MONTGOMERY, Ala. — An Alabama state trooper arrested last week on charges he raped an 11-year-old girl had been kicked out of the FBI amid a string of sexual misconduct allegations but was hired by the state agency with the apparent help of a fake bureau letter that scrubbed his record clean.
An Associated Press investigation found Christopher Bauer was suspended without pay and stripped of his security clearance in the FBI’s New Orleans office in late 2018 — effectively fired — amid allegations that included a co-worker’s claim that he raped her at knifepoint.
But Alabama authorities either overlooked or were unaware of that history. The Alabama Law Enforcement Agency, the state police, told AP that it conducted a “full and thorough” investigation into Bauer’s background when he applied to be a trooper in 2019 and that “no derogatory comments were uncovered by former employers.”
Bauer indicated on his application that he was still employed by the FBI and had never been dismissed or forced to resign because of disciplinary action. And the state’s law enforcement credentialing commission provided AP a copy of a letter — purportedly from FBI headquarters — that makes no mention of Bauer’s ouster, confirms his decade of “creditable service” and deems him “eligible for rehire.”
“The letter is not legitimate,” the FBI said in a statement to the AP on Wednesday. Bureau officials would not say who they believe forged the letter.
Bauer, 41, was arrested last week in Montgomery on charges including sodomy and sexual abuse of a child under 12. The AP is withholding some details of the allegations to protect the girl’s identity.
Bauer remained jailed Wednesday on $105,000 bail, and court records do not list an attorney who could comment on his behalf. An attorney who represented Bauer in challenging his ouster from the FBI did not respond to requests for comment.
The FBI declined to say whether it was asked for any information about Bauer’s suitability to be hired by the state police.
Alabama Gov. Kay Ivey’s office referred questions on the matter to the state police, which did not respond to repeated queries about the details of Bauer’s hiring.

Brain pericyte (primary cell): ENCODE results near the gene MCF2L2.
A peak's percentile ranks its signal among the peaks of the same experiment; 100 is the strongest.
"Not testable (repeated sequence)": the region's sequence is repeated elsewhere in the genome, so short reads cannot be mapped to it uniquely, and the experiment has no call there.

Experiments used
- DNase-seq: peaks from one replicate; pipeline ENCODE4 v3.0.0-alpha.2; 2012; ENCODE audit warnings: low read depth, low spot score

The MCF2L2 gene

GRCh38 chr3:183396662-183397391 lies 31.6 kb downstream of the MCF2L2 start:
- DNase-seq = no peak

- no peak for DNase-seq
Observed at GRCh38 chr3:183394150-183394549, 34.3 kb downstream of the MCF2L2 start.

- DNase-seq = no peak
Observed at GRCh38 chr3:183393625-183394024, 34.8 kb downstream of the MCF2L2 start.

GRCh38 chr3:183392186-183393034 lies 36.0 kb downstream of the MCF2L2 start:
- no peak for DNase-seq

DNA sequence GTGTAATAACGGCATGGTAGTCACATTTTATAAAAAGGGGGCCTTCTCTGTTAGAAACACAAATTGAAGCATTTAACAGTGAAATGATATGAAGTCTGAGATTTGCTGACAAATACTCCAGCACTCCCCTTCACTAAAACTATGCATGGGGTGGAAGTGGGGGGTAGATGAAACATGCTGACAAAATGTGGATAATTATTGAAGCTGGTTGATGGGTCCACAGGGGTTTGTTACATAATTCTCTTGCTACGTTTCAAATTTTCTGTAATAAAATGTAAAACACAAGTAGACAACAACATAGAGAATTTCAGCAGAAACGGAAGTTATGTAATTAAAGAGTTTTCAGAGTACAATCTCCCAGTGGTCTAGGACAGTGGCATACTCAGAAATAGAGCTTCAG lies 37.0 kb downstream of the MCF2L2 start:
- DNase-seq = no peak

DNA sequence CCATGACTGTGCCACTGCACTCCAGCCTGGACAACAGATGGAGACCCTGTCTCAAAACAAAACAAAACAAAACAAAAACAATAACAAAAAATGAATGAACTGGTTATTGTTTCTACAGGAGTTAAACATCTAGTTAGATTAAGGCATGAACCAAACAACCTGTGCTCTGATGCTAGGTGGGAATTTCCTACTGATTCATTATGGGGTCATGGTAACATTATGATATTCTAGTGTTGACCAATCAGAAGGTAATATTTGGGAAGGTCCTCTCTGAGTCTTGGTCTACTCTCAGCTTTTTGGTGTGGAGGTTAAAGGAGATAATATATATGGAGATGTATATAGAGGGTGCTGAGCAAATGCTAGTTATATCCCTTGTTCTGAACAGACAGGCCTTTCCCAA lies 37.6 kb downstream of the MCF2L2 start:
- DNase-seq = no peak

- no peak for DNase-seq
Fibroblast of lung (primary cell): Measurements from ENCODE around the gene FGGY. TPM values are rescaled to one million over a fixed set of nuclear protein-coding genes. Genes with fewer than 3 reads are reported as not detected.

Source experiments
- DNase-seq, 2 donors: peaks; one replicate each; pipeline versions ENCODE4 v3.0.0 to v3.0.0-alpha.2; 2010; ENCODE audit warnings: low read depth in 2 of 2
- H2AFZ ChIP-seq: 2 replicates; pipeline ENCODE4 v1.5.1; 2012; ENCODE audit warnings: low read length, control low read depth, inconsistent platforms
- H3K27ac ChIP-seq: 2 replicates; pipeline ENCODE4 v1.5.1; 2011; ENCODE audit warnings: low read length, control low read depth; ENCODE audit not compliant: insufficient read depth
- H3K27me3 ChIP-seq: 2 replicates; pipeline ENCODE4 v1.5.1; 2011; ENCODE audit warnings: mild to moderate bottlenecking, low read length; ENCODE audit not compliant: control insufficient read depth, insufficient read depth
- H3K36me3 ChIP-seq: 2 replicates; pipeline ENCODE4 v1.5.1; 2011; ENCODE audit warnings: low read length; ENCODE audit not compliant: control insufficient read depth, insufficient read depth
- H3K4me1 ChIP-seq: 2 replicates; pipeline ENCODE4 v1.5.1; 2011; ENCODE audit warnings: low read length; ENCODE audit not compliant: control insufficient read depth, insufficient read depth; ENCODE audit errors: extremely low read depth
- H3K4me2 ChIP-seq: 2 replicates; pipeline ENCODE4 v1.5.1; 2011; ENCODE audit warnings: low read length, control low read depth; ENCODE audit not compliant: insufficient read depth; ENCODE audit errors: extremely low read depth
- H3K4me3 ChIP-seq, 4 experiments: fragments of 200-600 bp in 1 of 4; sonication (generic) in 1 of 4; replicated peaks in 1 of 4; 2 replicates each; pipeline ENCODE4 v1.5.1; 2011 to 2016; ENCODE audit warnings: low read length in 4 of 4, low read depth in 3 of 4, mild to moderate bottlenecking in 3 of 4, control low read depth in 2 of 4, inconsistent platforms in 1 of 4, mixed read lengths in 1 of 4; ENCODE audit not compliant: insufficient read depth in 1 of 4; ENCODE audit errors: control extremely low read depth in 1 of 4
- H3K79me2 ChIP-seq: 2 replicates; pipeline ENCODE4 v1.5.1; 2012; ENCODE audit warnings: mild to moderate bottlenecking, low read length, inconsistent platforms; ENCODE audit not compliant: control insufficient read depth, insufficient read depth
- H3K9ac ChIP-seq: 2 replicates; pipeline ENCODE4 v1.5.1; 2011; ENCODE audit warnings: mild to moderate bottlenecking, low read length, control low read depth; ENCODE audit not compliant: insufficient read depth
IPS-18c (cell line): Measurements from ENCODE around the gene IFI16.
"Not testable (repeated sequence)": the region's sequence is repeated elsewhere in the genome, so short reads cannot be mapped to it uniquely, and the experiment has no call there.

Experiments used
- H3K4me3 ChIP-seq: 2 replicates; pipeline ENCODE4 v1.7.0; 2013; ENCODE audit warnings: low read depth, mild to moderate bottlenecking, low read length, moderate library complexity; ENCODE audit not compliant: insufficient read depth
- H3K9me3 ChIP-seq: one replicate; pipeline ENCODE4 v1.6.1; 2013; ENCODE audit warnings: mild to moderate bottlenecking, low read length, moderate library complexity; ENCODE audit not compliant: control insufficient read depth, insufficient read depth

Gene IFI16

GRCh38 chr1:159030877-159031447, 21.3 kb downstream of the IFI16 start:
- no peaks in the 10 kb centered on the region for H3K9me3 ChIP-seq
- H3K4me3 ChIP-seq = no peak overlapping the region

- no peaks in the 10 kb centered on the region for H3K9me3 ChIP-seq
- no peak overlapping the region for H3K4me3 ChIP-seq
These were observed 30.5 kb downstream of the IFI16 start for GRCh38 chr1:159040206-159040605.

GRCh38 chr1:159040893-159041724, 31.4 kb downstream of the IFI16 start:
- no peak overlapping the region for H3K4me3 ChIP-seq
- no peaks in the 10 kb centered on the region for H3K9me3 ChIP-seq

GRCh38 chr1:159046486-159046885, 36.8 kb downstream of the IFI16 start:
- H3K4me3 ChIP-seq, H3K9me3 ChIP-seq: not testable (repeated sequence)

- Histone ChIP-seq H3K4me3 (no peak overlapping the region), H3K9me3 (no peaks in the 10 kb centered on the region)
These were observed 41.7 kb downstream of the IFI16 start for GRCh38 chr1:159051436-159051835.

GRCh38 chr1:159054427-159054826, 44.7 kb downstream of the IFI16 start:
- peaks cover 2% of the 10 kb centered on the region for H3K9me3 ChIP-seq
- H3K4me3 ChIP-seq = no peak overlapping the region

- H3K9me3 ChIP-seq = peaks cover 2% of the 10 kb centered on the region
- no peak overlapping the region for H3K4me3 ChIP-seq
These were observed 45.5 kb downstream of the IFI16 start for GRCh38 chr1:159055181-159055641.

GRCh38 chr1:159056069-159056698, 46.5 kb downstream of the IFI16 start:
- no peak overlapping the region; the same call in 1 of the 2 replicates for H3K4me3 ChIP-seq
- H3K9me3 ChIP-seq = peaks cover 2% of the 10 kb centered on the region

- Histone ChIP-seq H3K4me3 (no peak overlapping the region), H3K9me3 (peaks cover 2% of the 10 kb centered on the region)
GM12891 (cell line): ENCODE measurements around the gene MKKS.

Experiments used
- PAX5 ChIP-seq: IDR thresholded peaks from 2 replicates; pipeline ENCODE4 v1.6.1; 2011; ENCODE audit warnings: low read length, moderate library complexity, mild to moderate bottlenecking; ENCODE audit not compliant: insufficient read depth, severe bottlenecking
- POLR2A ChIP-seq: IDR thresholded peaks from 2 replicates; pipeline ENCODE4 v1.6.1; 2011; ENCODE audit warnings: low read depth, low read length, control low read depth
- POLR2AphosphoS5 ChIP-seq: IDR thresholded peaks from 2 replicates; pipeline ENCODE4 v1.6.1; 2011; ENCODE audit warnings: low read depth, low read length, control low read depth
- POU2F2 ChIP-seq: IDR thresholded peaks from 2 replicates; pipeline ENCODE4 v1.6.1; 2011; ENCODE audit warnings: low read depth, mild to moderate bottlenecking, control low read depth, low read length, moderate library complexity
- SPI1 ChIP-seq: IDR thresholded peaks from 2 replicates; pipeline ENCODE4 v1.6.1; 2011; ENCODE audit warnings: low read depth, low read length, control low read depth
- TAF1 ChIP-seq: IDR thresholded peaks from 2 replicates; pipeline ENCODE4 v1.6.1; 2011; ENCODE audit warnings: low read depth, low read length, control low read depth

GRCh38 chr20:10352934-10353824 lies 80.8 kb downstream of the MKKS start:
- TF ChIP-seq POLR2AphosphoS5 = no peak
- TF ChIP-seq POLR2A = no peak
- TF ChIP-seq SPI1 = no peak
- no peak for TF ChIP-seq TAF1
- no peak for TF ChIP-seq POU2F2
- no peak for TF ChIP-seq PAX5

“You have to ask yourself why an agent from the FBI would want to leave after 10 years,” said Lou Reiter, a policing consultant and former deputy chief with the Los Angeles Police Department. “They obviously didn’t do any kind of due diligence with their background check.”
“There have to be phone calls,” added Michael Avery, a retired professor at Suffolk University’s Law School and an expert on police misconduct.
Bauer resigned from the state police following his arrest, citing “personal reasons.”
Bauer is the latest — and perhaps most extreme — example yet of an FBI agent accused of sexual misconduct moving on. An AP investigation last year found a pattern of FBI supervisors avoiding discipline — and retiring with full benefits — even after claims of sexual misconduct against them were substantiated.
“Nobody wants to take responsibility,” the former co-worker who accused Bauer of rape told the AP, which does not typically identify those who say they are the victims of sex crimes. “I didn’t want this to happen to anybody else.”
An Air Force veteran, Bauer was a member of the Montgomery police force before joining the FBI in 2009, working a number of high-profile cases in the New Orleans field office. He has disputed the sexual misconduct claims made by his FBI co-worker, telling colleagues the acts were consensual.
FBI brass considered the misconduct case to be “egregious,” according to a former senior law enforcement official with direct knowledge of the matter. Internal investigators interviewed several female FBI employees about their dealings with Bauer and believed the truth to be “somewhere in the middle” of what Bauer and the co-worker claimed, the former official said. The internal inquiry found Bauer violated FBI policy, including by having sex in an FBI vehicle.
“He flat-out needed to lose his job, and he really should have been charged criminally,” said the former official, who wasn’t authorized to discuss personnel matters and spoke on condition of anonymity.
Bauer’s co-worker told AP that Louisiana authorities had been pursuing criminal charges in St. Tammany Parish, north of New Orleans, but she didn’t believe she had enough evidence to go forward.
The allegations also played out in a restraining order obtained by the co-worker that names Bauer and had been in the public record in Louisiana for a year when Alabama hired him as a trooper. In it, the woman accuses the lawman of choking her, adding she was “scared for my life.”
Bauer was ordered to surrender his “firearms, weapons, swords and knives” as part of the case.
“I couldn’t see any more and felt my legs go out from under me,” the woman wrote in her application for the order. “He told me many times if I went to war with him I would lose. He told me many times he would destroy me.”
The woman told AP that Bauer sexually assaulted her so frequently her hair began to fall out.
“It was a year of torture,” she said. “He quite literally would keep me awake for days. I couldn’t eat. I couldn’t sleep, and in six months I went from 150 pounds to 92 pounds. I was physically dying from what he was doing to me.”
Mustian reported from New York. Associated Press writer Eric Tucker contributed to this report from Washington.